Cash Flow Statement
Source: Yahoo Finance.
If you wonder why Intel has been able to close on so many acquisitions in the past few years, then this analysis of the cash flow strength will provide some useful answers. Intel is a very liquid company and has maintained that position consistently over the past several years. In 2010, the company posted total cash flow figures from its operating activities amounting to $16.692 billion, while in 2011, the cash flow from operating activities stood at $20.963 billion, with a minor reduction in 2012 to $18.884 billion.
The company has strong growth prospects due to impressive investments made every year. In 2010, Intel invested a total of $5.234 billion, with $8.373 billion invested in 2011. Following the fall in chip demand, Intel slowed investment, only investing a further $1.448 billion in 2012. As of the time of writing, Intel has a market cap of $104 billion with an enterprise value of $102.50 billion according to Capital IQ.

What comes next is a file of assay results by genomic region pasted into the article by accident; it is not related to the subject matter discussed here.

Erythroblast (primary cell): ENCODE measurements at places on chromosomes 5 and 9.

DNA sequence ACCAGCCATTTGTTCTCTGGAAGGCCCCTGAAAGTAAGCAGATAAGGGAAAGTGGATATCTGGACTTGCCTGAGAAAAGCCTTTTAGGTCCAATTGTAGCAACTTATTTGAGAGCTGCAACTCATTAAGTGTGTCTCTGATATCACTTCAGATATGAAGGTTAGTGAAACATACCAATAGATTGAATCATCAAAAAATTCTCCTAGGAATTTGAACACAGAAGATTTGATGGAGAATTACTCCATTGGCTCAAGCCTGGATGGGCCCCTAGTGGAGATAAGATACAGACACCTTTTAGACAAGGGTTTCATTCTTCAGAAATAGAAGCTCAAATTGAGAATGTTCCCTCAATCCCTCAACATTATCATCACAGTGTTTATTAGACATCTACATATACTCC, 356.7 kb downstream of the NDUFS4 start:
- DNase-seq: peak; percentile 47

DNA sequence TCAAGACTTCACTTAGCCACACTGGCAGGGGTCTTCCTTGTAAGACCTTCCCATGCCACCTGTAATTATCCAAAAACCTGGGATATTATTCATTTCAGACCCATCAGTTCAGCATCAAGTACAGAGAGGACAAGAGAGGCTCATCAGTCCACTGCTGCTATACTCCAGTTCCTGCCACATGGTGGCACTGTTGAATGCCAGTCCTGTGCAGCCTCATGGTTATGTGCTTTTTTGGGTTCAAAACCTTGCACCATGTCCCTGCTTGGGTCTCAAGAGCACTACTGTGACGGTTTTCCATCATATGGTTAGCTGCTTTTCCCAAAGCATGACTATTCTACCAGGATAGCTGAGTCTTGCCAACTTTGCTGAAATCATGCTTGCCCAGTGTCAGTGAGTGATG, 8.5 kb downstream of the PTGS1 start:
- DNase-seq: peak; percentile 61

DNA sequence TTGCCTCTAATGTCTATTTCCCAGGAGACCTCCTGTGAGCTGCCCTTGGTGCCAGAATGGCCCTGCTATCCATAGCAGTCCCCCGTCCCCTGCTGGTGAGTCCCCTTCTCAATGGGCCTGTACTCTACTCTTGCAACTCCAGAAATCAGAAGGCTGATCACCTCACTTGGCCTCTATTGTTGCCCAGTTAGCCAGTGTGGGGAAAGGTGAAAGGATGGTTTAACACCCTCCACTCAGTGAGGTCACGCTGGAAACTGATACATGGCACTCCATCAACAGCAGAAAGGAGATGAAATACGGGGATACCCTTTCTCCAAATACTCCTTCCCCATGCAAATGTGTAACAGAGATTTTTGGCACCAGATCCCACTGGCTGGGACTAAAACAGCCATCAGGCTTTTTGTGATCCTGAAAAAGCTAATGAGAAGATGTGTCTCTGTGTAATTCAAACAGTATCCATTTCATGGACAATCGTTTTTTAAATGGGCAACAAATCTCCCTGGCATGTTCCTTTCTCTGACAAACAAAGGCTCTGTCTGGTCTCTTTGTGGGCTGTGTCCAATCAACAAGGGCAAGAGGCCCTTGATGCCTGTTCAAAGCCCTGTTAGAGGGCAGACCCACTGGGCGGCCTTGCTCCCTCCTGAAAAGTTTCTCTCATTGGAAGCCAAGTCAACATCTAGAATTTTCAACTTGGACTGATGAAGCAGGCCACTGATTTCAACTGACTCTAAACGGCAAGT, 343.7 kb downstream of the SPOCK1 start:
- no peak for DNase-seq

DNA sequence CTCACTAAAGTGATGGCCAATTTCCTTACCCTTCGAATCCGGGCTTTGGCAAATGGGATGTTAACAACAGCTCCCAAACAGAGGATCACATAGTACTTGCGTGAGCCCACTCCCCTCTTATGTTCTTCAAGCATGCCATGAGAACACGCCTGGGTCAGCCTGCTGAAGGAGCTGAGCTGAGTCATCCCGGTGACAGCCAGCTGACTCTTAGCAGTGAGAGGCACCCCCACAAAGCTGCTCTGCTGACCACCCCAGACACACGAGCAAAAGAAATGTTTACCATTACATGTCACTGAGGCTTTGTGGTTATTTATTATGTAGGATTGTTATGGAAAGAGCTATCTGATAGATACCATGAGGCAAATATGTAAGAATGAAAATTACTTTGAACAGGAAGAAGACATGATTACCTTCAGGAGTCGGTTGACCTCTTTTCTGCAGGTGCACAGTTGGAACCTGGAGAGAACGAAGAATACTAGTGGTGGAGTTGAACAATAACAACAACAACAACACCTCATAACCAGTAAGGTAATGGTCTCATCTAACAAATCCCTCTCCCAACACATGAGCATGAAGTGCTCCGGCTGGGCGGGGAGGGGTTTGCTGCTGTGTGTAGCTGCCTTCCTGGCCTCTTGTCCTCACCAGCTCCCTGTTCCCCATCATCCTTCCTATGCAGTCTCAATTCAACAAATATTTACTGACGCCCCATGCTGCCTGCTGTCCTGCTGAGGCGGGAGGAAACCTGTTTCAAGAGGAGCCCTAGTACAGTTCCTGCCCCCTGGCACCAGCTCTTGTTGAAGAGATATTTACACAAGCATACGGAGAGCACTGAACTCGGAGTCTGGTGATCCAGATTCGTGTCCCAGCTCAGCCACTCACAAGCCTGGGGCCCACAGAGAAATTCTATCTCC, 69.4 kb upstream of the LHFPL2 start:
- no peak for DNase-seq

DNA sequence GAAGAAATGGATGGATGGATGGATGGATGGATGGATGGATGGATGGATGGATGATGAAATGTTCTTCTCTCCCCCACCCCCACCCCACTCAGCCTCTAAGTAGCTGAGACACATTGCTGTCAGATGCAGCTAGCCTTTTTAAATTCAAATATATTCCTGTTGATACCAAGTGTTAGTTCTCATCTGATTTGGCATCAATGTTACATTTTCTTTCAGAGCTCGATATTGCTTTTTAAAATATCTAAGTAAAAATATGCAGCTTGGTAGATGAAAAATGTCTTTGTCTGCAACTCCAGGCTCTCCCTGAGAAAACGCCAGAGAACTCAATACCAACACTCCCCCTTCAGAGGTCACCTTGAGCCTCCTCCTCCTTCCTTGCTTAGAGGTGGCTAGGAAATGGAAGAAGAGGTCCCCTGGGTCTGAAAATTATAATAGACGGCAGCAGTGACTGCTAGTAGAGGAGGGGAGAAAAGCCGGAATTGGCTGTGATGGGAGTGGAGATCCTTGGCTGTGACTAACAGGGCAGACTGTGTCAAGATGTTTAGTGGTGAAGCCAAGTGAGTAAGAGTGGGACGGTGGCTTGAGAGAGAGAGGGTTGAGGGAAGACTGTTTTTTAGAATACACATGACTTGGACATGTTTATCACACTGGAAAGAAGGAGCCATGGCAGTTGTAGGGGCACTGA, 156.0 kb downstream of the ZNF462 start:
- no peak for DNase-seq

The Future of Intel
Strong financial figures indicate that Intel is a safe stock to own. According to Capital IQ, the expected forward P/E ratio for 2014 is projected at 10.29. Meanwhile, Intel's PEG ratio in five years stands at 0.91.
Three of Intel's main competitors are Advanced Micro Devices, Samsung Electronics (OTC:SSNLF), and Texas Instruments (NASDAQ:TXN). However, moving forward, Intel must use those areas where it is clearly ahead of its competitors to solidify its presence in the market. For example, Intel enjoys a far higher market capitalization rate in comparison to TXN and AMD.